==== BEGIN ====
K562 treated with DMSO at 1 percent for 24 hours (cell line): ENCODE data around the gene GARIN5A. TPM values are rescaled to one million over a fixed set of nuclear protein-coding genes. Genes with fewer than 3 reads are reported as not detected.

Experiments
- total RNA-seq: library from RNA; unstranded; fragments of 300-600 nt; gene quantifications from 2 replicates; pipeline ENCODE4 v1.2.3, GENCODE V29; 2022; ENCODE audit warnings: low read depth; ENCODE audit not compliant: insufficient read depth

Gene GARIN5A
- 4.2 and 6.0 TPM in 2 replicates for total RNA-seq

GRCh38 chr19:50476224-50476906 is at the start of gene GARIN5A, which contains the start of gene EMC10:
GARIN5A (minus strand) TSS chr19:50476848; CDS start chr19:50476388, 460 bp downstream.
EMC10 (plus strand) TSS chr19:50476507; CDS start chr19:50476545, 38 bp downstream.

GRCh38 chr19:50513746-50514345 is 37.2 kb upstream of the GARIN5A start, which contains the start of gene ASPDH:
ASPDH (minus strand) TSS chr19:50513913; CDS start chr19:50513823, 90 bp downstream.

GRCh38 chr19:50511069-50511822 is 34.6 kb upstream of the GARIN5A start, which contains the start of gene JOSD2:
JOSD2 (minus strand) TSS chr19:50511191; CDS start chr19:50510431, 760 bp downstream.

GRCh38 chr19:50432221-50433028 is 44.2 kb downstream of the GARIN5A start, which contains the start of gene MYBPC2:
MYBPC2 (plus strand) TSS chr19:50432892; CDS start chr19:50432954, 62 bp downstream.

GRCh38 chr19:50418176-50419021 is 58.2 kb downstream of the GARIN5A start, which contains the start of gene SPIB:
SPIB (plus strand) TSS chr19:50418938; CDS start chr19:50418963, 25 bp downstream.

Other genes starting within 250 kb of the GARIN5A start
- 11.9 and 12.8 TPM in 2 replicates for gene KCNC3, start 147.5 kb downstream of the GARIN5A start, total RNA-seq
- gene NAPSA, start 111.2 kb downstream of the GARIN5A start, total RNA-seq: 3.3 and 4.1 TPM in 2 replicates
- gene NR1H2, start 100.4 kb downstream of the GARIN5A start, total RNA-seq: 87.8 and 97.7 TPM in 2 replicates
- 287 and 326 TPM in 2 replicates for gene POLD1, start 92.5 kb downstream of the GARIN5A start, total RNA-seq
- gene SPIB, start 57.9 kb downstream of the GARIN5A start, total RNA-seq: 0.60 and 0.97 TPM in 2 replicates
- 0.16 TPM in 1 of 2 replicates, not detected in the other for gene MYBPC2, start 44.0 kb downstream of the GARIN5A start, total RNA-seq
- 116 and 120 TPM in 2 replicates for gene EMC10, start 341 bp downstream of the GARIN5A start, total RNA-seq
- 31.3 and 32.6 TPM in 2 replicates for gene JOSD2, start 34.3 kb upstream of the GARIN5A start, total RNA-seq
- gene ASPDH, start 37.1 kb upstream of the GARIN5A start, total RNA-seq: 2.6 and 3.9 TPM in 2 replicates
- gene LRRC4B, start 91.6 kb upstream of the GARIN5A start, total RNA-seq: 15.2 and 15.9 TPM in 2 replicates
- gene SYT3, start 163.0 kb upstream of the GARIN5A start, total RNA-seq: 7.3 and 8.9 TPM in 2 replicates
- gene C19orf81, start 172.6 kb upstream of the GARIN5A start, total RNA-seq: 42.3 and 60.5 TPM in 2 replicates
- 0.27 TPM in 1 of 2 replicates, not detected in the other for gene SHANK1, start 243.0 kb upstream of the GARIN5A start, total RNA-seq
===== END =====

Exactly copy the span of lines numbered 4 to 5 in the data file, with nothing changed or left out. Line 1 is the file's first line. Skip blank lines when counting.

Gene GARIN5A
- 4.2 and 6.0 TPM in 2 replicates for total RNA-seq